Graduation Year


Document Type




Degree Name

Master of Arts (M.A.)

Degree Granting Department

World Languages

Major Professor

Pablo Brescia, Ph.D.

Committee Member

Adriana Novoa, Ph.D.

Committee Member

Madeline Camara, Ph.D.


antología, invisibilización, cuento, indígena


This project engages with what various academics in the past twenty years have identified as a “discourse of invisibilization” that effectively erased indigenous presence from the Argentine national discourse. Following the Conquest of the Desert, a military campaign carried out between 1878 and 1879 that sought to eliminate indigenous presence in the Pampas and Patagonia, the common belief was that indigenous peoples no longer resided in Argentina. In reality thousands remained but indigenous identity and presence was effectively erased from the national discourse until the constitutional reform of 1994 which legally recognized indigenous pre-existence and articulated specific rights for the protection of indigenous communities for the first time in the country's history.

This study engages with the manifestation of this discourse of invisibilization in Argentine literature, looking first at the representation of the indigenous figure by early political writers such as Domingo Faustino Sarmiento, Juan Bautista Alberdi and Jose Hernandez as the barbaric savage, incompatible with modern civilization and Argentine values. Following the Campaign of Desert, the belief that indigenous peoples had been wiped out was reflected and informed in Argentine literature where the indigenous figure remained most commonly represented as an element of the past, remembered as the savage that attacked early Argentine settlements or as the last of an extinct culture that faded away with the advance of modern civilization. The recent work of Maria del Carmen Nicolás Alba argues that this invisibilization extends into literary criticism, where the participation of Argentine writers during the literary current of indigenismo has been ignored, silencing the few who denounced the treatment of indigenous people in Argentine society.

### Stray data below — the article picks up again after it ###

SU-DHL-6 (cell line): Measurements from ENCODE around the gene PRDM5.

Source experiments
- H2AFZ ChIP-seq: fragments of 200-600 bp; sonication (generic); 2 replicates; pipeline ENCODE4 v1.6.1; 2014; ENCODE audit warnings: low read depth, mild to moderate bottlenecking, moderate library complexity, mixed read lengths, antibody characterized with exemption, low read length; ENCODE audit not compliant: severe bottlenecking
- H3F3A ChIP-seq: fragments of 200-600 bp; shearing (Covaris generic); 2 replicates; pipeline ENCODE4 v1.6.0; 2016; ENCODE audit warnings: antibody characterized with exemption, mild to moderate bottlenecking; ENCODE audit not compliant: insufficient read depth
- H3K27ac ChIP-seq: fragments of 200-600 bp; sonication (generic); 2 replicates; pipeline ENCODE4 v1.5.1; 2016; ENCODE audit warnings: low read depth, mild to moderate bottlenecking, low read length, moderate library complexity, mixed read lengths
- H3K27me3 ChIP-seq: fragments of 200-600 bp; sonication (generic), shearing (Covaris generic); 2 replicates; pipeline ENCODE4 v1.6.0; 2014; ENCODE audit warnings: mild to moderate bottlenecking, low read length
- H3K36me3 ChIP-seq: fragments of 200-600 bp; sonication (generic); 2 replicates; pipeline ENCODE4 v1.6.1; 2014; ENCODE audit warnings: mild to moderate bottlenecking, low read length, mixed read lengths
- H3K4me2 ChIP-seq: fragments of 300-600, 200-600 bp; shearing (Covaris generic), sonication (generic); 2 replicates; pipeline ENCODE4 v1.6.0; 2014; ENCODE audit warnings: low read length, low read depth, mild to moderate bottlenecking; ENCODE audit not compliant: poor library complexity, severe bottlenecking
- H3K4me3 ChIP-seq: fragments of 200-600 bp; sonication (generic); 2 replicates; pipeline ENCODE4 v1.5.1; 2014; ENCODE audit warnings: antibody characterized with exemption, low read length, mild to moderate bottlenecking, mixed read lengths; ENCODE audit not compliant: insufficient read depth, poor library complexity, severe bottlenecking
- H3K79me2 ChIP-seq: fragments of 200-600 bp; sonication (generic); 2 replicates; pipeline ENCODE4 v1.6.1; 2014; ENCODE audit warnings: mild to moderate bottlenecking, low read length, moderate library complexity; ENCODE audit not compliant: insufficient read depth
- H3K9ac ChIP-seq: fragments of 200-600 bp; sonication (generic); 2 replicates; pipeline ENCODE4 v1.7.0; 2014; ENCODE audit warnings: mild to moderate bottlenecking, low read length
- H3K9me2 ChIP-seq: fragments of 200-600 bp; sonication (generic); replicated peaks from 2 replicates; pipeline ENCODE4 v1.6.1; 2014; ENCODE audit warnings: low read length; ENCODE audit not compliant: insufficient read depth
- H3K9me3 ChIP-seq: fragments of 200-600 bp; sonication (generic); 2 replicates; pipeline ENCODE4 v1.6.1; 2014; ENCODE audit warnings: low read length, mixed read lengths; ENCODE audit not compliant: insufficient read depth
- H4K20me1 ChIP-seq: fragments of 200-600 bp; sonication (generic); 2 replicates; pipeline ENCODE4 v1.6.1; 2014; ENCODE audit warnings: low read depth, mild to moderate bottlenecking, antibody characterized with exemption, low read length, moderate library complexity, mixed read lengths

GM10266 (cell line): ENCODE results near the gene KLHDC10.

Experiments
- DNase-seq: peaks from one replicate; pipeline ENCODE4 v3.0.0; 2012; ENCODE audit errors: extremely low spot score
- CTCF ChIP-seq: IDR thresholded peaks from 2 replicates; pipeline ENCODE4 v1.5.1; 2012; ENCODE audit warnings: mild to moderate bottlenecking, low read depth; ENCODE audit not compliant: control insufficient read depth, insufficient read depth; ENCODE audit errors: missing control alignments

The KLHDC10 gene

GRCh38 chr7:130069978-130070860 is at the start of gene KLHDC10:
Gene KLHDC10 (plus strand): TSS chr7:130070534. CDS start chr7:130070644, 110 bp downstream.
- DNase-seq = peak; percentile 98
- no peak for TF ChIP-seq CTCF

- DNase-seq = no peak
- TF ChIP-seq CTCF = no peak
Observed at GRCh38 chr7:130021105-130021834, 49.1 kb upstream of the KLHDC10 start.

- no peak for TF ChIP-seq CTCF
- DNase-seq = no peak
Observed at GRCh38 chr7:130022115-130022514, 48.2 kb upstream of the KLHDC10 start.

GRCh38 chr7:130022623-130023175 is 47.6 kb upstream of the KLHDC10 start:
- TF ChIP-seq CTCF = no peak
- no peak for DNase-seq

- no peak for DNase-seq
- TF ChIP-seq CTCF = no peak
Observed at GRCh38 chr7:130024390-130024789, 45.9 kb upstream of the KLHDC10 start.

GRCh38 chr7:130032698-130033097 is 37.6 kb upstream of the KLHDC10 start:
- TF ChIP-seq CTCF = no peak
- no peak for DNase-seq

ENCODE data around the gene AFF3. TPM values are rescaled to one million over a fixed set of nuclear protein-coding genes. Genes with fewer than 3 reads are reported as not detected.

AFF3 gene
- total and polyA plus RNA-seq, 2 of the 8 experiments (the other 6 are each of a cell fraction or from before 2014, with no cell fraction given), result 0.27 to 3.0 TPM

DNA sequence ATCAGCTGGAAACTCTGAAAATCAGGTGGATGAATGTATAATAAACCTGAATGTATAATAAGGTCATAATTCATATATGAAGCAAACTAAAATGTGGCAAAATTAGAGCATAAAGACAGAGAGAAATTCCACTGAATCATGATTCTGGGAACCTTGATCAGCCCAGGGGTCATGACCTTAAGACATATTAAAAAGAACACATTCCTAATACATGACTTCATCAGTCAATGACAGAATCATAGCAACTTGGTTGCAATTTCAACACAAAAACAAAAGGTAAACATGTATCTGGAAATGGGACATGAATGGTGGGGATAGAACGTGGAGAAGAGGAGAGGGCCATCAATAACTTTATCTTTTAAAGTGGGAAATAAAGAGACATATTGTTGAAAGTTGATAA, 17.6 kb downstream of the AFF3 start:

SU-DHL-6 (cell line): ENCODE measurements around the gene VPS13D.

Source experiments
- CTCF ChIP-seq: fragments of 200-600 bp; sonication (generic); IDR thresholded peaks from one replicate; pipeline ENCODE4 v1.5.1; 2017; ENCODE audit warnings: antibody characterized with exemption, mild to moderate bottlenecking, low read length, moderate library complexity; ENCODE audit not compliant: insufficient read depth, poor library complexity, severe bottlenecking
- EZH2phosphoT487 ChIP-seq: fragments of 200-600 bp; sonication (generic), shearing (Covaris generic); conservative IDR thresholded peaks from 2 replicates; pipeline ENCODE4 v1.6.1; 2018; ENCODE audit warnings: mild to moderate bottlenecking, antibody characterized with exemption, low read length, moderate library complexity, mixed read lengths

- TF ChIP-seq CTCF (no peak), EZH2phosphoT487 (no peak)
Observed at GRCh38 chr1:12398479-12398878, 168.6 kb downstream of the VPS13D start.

In response to these tendencies, this project brings together an anthology of short stories by Argentine writers that challenged the dominant discourse. The story “Si haces mal no esperes bien” by Juana Manuela Gorriti is included to highlight her role in the development of indigenismo, as demonstrated in Alba’s work. The stories "El malón" by Manuel Ugarte and “La historia del guerrero y de la cautiva" by Jorge Luis Borges offer alternative representations of the indigenous literary figure in the historical narrative. The focus of others, however, such as "La sonrisa de Puca-Puca" y "Don Carlos y Chayle" by Fausto Burgos and "Allá en el Sur" by Pedro Inchauspe reveal and denounce the unjust social norms faced by indigenous people in the time in which they were written. The story “Una bofetada” by Horacio Quiroga employs the abused indigenous worker as the source of suspense that builds up to the horrific ending typical of his work, but the story also serves to highlight the social reality on which it was based. The last story in this anthology, “Caramelos para los mocovíes” by Fernando Rosemberg addresses the discourse of invisibilization and how it perpetuates the social and economic inequality of indigenous communities. The reading of Argentine voices from the late 19th century to the present day that have defied the oversimplified indigenous narrative provides a space for the revisibilization as well as the rehumanization of a segment of the population that has been silenced and ignored in Argentine society for more than a century.